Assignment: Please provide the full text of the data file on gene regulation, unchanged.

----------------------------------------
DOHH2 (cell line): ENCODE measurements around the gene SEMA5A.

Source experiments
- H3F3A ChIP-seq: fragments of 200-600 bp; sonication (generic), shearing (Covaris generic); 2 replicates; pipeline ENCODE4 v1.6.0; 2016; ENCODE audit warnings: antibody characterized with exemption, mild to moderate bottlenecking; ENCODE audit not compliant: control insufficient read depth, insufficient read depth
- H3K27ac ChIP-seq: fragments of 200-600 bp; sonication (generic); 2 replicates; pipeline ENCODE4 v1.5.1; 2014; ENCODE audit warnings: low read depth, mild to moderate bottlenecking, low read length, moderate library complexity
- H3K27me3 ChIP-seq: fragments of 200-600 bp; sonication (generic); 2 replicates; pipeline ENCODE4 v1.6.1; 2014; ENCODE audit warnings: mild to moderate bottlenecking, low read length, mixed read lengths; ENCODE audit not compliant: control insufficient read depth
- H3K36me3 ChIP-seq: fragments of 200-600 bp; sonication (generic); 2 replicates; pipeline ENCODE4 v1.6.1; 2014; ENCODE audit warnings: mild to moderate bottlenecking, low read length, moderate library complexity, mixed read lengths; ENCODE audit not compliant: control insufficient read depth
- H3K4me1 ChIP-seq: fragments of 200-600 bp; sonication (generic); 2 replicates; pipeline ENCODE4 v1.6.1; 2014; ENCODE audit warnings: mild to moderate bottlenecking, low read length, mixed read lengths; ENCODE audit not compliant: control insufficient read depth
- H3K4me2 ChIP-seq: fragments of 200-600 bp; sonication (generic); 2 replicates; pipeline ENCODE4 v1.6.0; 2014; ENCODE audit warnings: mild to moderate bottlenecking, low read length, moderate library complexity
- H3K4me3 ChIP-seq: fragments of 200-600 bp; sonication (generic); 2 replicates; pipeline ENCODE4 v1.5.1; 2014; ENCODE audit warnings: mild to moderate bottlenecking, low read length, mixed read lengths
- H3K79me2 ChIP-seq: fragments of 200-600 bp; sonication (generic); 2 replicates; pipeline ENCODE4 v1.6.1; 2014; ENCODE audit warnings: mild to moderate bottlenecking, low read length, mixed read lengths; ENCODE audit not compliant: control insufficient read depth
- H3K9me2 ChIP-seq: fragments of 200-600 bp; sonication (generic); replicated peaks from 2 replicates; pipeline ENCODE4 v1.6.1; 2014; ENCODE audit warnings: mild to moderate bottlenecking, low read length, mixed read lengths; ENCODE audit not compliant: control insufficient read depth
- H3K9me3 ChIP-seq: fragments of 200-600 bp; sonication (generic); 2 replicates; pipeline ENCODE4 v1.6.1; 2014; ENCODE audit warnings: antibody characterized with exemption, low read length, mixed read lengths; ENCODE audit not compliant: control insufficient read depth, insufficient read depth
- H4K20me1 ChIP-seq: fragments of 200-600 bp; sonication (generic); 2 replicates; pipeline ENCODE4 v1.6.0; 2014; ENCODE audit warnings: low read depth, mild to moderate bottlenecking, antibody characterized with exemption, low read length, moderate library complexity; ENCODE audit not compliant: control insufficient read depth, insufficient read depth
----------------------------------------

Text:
DOHH2 (cell line): ENCODE measurements around the gene SEMA5A.

Source experiments
- H3F3A ChIP-seq: fragments of 200-600 bp; sonication (generic), shearing (Covaris generic); 2 replicates; pipeline ENCODE4 v1.6.0; 2016; ENCODE audit warnings: antibody characterized with exemption, mild to moderate bottlenecking; ENCODE audit not compliant: control insufficient read depth, insufficient read depth
- H3K27ac ChIP-seq: fragments of 200-600 bp; sonication (generic); 2 replicates; pipeline ENCODE4 v1.5.1; 2014; ENCODE audit warnings: low read depth, mild to moderate bottlenecking, low read length, moderate library complexity
- H3K27me3 ChIP-seq: fragments of 200-600 bp; sonication (generic); 2 replicates; pipeline ENCODE4 v1.6.1; 2014; ENCODE audit warnings: mild to moderate bottlenecking, low read length, mixed read lengths; ENCODE audit not compliant: control insufficient read depth
- H3K36me3 ChIP-seq: fragments of 200-600 bp; sonication (generic); 2 replicates; pipeline ENCODE4 v1.6.1; 2014; ENCODE audit warnings: mild to moderate bottlenecking, low read length, moderate library complexity, mixed read lengths; ENCODE audit not compliant: control insufficient read depth
- H3K4me1 ChIP-seq: fragments of 200-600 bp; sonication (generic); 2 replicates; pipeline ENCODE4 v1.6.1; 2014; ENCODE audit warnings: mild to moderate bottlenecking, low read length, mixed read lengths; ENCODE audit not compliant: control insufficient read depth
- H3K4me2 ChIP-seq: fragments of 200-600 bp; sonication (generic); 2 replicates; pipeline ENCODE4 v1.6.0; 2014; ENCODE audit warnings: mild to moderate bottlenecking, low read length, moderate library complexity
- H3K4me3 ChIP-seq: fragments of 200-600 bp; sonication (generic); 2 replicates; pipeline ENCODE4 v1.5.1; 2014; ENCODE audit warnings: mild to moderate bottlenecking, low read length, mixed read lengths
- H3K79me2 ChIP-seq: fragments of 200-600 bp; sonication (generic); 2 replicates; pipeline ENCODE4 v1.6.1; 2014; ENCODE audit warnings: mild to moderate bottlenecking, low read length, mixed read lengths; ENCODE audit not compliant: control insufficient read depth
- H3K9me2 ChIP-seq: fragments of 200-600 bp; sonication (generic); replicated peaks from 2 replicates; pipeline ENCODE4 v1.6.1; 2014; ENCODE audit warnings: mild to moderate bottlenecking, low read length, mixed read lengths; ENCODE audit not compliant: control insufficient read depth
- H3K9me3 ChIP-seq: fragments of 200-600 bp; sonication (generic); 2 replicates; pipeline ENCODE4 v1.6.1; 2014; ENCODE audit warnings: antibody characterized with exemption, low read length, mixed read lengths; ENCODE audit not compliant: control insufficient read depth, insufficient read depth
- H4K20me1 ChIP-seq: fragments of 200-600 bp; sonication (generic); 2 replicates; pipeline ENCODE4 v1.6.0; 2014; ENCODE audit warnings: low read depth, mild to moderate bottlenecking, antibody characterized with exemption, low read length, moderate library complexity; ENCODE audit not compliant: control insufficient read depth, insufficient read depth